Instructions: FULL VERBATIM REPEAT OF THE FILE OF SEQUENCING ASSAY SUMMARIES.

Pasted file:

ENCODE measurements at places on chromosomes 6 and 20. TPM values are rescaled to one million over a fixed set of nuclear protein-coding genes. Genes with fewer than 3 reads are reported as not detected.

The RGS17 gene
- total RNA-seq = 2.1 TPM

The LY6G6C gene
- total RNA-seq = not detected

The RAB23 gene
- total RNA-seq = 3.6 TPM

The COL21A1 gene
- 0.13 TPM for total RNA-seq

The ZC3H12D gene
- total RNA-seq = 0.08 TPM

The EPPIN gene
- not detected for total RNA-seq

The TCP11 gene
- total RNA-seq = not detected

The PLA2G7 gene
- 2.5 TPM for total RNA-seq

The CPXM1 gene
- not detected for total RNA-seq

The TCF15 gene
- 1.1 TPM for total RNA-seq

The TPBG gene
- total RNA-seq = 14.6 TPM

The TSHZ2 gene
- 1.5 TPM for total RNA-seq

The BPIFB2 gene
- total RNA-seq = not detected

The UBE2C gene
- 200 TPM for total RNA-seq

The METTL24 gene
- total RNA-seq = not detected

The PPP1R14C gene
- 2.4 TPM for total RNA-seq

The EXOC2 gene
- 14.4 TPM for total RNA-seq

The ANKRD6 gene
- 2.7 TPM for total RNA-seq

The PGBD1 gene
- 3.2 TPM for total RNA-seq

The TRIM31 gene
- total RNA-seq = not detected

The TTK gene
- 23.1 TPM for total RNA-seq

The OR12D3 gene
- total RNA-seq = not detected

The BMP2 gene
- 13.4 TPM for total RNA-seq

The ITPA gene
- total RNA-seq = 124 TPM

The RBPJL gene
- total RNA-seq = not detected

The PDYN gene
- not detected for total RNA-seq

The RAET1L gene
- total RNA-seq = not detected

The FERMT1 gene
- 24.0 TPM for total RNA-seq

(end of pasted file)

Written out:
ENCODE measurements at places on chromosomes 6 and 20. TPM values are rescaled to one million over a fixed set of nuclear protein-coding genes. Genes with fewer than 3 reads are reported as not detected.

The RGS17 gene
- total RNA-seq = 2.1 TPM

The LY6G6C gene
- total RNA-seq = not detected

The RAB23 gene
- total RNA-seq = 3.6 TPM

The COL21A1 gene
- 0.13 TPM for total RNA-seq

The ZC3H12D gene
- total RNA-seq = 0.08 TPM

The EPPIN gene
- not detected for total RNA-seq

The TCP11 gene
- total RNA-seq = not detected

The PLA2G7 gene
- 2.5 TPM for total RNA-seq

The CPXM1 gene
- not detected for total RNA-seq

The TCF15 gene
- 1.1 TPM for total RNA-seq

The TPBG gene
- total RNA-seq = 14.6 TPM

The TSHZ2 gene
- 1.5 TPM for total RNA-seq

The BPIFB2 gene
- total RNA-seq = not detected

The UBE2C gene
- 200 TPM for total RNA-seq

The METTL24 gene
- total RNA-seq = not detected

The PPP1R14C gene
- 2.4 TPM for total RNA-seq

The EXOC2 gene
- 14.4 TPM for total RNA-seq

The ANKRD6 gene
- 2.7 TPM for total RNA-seq

The PGBD1 gene
- 3.2 TPM for total RNA-seq

The TRIM31 gene
- total RNA-seq = not detected

The TTK gene
- 23.1 TPM for total RNA-seq

The OR12D3 gene
- total RNA-seq = not detected

The BMP2 gene
- 13.4 TPM for total RNA-seq

The ITPA gene
- total RNA-seq = 124 TPM

The RBPJL gene
- total RNA-seq = not detected

The PDYN gene
- not detected for total RNA-seq

The RAET1L gene
- total RNA-seq = not detected

The FERMT1 gene
- 24.0 TPM for total RNA-seq